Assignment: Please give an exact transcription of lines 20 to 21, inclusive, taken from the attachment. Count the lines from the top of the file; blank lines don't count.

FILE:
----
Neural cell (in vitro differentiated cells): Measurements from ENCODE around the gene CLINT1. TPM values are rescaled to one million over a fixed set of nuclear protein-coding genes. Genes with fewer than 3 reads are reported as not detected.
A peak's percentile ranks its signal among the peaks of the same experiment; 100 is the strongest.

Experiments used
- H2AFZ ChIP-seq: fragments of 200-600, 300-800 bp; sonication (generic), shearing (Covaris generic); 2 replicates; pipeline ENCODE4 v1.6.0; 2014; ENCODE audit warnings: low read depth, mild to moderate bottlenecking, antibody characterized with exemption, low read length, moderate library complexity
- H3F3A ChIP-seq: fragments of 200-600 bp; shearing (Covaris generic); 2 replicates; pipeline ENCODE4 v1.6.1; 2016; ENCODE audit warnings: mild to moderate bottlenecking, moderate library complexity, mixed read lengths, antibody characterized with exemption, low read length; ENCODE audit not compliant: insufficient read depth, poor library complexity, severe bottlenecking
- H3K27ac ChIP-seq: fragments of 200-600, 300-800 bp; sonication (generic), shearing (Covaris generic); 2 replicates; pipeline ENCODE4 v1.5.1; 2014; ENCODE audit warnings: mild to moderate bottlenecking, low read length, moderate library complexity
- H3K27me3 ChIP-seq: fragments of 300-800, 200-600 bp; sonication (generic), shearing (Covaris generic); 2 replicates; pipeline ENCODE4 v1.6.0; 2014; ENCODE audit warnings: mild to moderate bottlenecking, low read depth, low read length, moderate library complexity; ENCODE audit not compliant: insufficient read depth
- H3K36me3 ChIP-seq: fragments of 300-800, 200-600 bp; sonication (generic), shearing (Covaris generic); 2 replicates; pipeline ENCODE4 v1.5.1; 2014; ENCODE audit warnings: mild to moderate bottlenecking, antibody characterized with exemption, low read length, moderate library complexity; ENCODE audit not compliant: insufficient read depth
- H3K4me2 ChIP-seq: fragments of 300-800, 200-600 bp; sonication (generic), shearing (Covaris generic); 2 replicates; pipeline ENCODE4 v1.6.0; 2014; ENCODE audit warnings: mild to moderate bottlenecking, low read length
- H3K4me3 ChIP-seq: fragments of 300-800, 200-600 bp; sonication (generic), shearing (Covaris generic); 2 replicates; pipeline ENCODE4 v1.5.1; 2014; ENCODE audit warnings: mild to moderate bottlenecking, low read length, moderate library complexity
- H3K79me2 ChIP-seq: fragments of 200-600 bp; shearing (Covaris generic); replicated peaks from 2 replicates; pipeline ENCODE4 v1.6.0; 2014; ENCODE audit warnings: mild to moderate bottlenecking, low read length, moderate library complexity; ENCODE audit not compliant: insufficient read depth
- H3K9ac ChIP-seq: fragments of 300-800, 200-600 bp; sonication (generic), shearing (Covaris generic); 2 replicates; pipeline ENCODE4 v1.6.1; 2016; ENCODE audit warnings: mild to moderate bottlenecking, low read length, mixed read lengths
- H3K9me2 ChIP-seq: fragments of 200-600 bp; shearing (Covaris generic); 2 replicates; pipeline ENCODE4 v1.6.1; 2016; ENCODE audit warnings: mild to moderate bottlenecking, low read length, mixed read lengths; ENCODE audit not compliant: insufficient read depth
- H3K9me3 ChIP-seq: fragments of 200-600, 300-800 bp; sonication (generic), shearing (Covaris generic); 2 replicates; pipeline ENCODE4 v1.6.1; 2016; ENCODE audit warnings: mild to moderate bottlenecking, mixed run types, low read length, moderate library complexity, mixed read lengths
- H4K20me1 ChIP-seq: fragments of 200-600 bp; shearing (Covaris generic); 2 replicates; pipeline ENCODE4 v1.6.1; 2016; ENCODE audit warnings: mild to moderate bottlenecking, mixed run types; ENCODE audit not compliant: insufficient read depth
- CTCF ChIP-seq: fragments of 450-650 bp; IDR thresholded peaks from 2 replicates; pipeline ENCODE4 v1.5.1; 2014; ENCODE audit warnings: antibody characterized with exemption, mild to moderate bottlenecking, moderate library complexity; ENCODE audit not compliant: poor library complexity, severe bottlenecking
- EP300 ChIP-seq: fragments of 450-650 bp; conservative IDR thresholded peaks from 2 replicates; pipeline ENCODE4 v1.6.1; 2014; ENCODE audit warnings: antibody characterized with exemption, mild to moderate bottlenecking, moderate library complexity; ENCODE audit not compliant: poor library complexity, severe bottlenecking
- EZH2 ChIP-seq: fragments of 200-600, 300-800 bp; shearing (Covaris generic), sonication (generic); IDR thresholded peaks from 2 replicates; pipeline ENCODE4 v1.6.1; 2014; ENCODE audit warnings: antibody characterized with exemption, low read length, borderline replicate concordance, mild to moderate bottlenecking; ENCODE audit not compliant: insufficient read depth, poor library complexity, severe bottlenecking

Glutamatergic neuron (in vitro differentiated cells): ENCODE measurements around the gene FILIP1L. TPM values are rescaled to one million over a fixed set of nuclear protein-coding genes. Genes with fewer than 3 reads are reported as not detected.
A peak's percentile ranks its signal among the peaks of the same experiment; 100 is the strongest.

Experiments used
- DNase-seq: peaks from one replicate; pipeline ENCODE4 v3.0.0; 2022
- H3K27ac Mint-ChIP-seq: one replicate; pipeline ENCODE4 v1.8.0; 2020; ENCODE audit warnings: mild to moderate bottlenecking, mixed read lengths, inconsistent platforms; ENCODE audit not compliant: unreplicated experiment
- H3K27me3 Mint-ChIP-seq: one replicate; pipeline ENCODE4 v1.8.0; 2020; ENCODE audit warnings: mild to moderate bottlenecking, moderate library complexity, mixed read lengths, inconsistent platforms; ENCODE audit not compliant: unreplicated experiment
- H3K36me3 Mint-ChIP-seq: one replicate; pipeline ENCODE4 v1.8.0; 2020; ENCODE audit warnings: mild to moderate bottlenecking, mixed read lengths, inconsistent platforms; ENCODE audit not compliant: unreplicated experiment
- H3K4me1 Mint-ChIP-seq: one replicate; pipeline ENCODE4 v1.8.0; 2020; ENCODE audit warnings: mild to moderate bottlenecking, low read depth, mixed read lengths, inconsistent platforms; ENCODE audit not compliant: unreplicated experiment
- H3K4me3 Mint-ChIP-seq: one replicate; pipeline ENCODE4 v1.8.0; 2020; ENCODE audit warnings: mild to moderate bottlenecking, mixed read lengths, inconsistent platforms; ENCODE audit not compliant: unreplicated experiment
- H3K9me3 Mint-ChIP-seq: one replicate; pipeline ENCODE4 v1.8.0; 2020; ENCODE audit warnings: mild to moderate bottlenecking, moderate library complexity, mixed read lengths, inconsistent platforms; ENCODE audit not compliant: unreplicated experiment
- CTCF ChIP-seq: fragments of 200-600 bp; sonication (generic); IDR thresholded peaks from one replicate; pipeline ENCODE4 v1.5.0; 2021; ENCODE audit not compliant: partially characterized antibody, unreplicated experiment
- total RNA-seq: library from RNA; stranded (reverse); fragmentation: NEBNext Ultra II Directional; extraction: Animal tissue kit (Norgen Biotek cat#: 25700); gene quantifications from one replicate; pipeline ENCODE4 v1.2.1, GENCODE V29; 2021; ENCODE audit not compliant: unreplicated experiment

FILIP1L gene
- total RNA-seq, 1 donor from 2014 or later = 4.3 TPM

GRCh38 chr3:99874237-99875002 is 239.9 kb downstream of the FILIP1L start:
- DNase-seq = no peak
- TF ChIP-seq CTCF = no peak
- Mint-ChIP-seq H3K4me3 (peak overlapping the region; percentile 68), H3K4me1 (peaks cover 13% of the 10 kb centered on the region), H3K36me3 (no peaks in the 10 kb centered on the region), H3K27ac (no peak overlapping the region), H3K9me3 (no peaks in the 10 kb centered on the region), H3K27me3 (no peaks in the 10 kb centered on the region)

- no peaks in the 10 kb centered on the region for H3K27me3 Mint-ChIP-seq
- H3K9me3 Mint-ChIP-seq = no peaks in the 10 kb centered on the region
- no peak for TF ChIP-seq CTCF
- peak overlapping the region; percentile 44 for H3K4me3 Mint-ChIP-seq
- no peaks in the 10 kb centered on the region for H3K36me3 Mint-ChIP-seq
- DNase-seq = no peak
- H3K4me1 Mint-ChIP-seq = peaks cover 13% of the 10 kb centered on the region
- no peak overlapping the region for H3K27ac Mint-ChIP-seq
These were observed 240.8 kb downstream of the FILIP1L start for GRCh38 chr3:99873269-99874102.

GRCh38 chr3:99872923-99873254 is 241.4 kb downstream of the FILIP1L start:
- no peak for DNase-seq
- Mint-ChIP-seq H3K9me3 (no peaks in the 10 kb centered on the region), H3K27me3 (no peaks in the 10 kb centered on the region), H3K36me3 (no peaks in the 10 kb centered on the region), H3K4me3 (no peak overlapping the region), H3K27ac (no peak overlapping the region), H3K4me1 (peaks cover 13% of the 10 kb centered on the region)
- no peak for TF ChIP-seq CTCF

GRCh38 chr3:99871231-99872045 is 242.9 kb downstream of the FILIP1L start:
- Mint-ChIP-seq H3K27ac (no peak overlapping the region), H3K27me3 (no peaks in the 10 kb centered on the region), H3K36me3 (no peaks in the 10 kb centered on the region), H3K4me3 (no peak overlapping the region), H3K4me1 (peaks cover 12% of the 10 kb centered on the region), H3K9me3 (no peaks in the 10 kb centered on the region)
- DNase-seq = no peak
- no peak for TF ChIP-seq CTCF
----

A peak's percentile ranks its signal among the peaks of the same experiment; 100 is the strongest.

Experiments used